In my experience, users feel a false sense of security when they are on the internet. A lot of people put their trust into others blindly by either giving away personal information (such as a credit card number) or sharing personal information with others through social media (such as your full name, where you live, etc.). Even though students may be taking a class ‘behind locked doors’ (meaning a password protected website), they are still vulnerable to security risks.
Both of the mentioned vulnerabilities were cited in an article written by Jaana Juvonen and Elisheva Gross that stated “On one hand, widespread forms of electronic communication, such as e-mail or IM, are well suited for direct verbal insults (eg, name-calling) that are most frequent at school. On the otherhand, digital communication technology readily lends itself to particular forms of privacy violations, such as sharing or forwarding the contents of a private communication to others or stealing someone’s password”. The best way to prevent this is to education everyone about the risks. When a student is introduced to online learning, they should have to take a mandatory online course about the risks. This course should inform them of what information to give out and not give out (first name – yes, password – no), and it should also inform them of who to contact if they do get bullied or feel threatened online. The course could be something as simple as a CMS site that gives all of this information out. It should also be heavily encouraged that parents sit with their child through the course so that they can be informed as well and look for signs of their child being bullied.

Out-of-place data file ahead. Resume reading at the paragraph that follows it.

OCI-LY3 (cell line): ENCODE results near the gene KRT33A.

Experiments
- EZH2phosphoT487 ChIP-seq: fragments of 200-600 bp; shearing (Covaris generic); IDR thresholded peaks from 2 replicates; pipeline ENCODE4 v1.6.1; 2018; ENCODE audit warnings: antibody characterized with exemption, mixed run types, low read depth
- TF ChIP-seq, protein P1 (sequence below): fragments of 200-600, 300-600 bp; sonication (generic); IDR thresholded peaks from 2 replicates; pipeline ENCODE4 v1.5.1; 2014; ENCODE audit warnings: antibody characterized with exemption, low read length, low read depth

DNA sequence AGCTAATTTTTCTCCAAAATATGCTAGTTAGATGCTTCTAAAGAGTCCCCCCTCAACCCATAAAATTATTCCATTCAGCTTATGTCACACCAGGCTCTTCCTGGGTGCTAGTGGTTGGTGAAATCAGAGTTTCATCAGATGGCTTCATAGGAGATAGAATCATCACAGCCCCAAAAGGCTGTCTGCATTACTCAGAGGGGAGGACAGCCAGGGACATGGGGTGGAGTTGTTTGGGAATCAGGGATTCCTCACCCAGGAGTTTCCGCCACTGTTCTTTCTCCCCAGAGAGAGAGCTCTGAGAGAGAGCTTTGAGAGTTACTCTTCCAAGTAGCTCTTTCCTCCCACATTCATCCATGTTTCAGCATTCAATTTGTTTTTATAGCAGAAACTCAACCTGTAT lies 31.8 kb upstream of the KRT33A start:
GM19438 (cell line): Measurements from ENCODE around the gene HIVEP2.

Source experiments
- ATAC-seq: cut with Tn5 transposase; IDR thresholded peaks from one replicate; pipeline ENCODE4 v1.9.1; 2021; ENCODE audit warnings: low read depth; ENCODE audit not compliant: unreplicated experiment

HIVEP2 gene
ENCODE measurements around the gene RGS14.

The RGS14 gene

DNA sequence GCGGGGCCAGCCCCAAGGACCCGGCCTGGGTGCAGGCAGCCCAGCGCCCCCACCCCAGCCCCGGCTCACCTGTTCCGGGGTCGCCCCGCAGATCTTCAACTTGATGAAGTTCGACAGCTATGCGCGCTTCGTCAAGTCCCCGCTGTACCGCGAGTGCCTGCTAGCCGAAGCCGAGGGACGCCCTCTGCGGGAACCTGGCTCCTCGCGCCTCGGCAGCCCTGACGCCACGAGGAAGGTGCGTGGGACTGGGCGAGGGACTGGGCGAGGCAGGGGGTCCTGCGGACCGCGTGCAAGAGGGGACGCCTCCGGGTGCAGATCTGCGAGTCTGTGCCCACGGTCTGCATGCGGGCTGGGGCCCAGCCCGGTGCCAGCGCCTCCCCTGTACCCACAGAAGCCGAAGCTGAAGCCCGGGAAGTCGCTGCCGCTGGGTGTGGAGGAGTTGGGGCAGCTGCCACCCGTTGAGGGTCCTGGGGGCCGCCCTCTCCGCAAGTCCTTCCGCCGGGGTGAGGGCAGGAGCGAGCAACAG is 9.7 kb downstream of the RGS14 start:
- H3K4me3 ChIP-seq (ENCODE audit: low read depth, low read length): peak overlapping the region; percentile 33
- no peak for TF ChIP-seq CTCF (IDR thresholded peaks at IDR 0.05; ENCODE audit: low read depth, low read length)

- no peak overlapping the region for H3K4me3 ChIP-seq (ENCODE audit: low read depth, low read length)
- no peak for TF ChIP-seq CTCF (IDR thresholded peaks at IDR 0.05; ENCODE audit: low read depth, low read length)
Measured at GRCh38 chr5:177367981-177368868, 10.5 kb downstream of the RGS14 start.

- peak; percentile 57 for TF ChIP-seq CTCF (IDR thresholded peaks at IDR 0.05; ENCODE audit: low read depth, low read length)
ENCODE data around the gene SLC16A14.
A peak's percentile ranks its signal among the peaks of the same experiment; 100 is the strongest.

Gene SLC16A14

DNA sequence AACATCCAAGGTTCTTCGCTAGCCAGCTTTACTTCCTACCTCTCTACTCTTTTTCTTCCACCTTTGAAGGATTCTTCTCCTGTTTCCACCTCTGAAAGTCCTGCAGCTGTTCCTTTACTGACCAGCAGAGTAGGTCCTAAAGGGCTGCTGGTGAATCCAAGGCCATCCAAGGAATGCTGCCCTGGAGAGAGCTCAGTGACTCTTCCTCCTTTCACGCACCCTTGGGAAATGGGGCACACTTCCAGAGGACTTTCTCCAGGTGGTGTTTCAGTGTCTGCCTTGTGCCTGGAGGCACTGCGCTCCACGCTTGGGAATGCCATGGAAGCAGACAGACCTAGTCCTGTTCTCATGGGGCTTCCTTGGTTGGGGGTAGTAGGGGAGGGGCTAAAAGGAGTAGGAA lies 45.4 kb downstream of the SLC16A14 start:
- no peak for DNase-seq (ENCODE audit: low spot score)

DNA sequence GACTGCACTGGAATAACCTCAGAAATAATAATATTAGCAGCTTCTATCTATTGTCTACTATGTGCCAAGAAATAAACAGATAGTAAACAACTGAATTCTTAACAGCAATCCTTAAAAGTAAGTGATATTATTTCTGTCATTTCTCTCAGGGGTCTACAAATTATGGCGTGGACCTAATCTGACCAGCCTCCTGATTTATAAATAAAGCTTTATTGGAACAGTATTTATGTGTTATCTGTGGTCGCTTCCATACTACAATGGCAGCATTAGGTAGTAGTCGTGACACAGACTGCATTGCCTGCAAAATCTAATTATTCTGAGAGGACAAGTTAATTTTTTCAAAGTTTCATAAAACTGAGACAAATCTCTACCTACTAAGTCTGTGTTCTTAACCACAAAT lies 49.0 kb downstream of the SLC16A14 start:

Students should feel safe online but also be informed of the risks of sharing too much information online as well. This can lead into a talk about copyright and plagiarism, but the main point is their safety and security. The world is harsh and in the work force you are at some point going to have to deal with rude or mean people. However, a child should not have to face this and should certainly not have to face this alone.
There should be a Behaviour Policy that students and parents are to sign that states their expected behaviour throughout the online program. It may also be useful to have random polls throughout the year asking students if they have been bullied or have witnessed it happening. This would help to prevent future cyber bullying.
Juvonen, J., & Gross, E. F. (2008). Extending the School Grounds?—Bullying Experiences in Cyberspace. Journal of School Health, 78(9), 496-505. doi:10.1111/j.1746-1561.2008.00335.x